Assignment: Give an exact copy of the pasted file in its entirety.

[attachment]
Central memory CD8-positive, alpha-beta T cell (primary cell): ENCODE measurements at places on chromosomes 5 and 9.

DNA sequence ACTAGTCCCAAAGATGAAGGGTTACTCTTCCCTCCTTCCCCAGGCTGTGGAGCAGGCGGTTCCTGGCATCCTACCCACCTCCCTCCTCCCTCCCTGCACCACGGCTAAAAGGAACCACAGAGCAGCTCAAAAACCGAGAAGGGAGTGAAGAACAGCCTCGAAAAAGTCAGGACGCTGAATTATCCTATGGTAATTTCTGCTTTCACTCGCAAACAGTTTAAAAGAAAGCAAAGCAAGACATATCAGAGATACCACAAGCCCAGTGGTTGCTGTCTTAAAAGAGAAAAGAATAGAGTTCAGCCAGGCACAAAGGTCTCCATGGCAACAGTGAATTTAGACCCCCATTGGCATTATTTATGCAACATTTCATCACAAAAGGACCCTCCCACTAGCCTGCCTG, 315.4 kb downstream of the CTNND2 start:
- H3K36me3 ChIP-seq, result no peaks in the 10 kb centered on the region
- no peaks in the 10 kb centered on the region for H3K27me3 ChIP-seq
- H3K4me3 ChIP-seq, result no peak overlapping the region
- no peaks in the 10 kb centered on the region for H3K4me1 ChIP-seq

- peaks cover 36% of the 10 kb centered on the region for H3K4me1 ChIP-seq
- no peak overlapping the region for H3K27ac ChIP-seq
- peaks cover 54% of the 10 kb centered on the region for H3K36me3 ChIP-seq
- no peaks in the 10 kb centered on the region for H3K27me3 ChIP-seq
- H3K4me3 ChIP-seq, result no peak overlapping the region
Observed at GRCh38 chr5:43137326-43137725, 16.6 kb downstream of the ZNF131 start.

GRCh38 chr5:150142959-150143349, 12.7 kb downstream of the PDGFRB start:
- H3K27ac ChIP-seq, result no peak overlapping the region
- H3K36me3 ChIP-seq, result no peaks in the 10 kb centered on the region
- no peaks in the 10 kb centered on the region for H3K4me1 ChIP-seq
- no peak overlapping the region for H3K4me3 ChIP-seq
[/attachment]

Central memory CD8-positive, alpha-beta T cell (primary cell): ENCODE measurements at places on chromosomes 5 and 9.

DNA sequence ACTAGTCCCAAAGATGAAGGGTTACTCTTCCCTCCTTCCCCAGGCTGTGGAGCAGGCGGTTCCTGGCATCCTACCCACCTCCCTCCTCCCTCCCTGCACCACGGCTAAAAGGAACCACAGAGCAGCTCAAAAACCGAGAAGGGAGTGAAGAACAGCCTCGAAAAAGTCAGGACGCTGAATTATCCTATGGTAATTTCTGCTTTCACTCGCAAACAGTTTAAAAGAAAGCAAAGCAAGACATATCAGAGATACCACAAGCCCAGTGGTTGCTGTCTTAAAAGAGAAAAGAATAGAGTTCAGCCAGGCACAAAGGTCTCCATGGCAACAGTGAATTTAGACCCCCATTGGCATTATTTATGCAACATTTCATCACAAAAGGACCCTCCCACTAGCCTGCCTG, 315.4 kb downstream of the CTNND2 start:
- H3K36me3 ChIP-seq, result no peaks in the 10 kb centered on the region
- no peaks in the 10 kb centered on the region for H3K27me3 ChIP-seq
- H3K4me3 ChIP-seq, result no peak overlapping the region
- no peaks in the 10 kb centered on the region for H3K4me1 ChIP-seq

- peaks cover 36% of the 10 kb centered on the region for H3K4me1 ChIP-seq
- no peak overlapping the region for H3K27ac ChIP-seq
- peaks cover 54% of the 10 kb centered on the region for H3K36me3 ChIP-seq
- no peaks in the 10 kb centered on the region for H3K27me3 ChIP-seq
- H3K4me3 ChIP-seq, result no peak overlapping the region
Observed at GRCh38 chr5:43137326-43137725, 16.6 kb downstream of the ZNF131 start.

GRCh38 chr5:150142959-150143349, 12.7 kb downstream of the PDGFRB start:
- H3K27ac ChIP-seq, result no peak overlapping the region
- H3K36me3 ChIP-seq, result no peaks in the 10 kb centered on the region
- no peaks in the 10 kb centered on the region for H3K4me1 ChIP-seq
- no peak overlapping the region for H3K4me3 ChIP-seq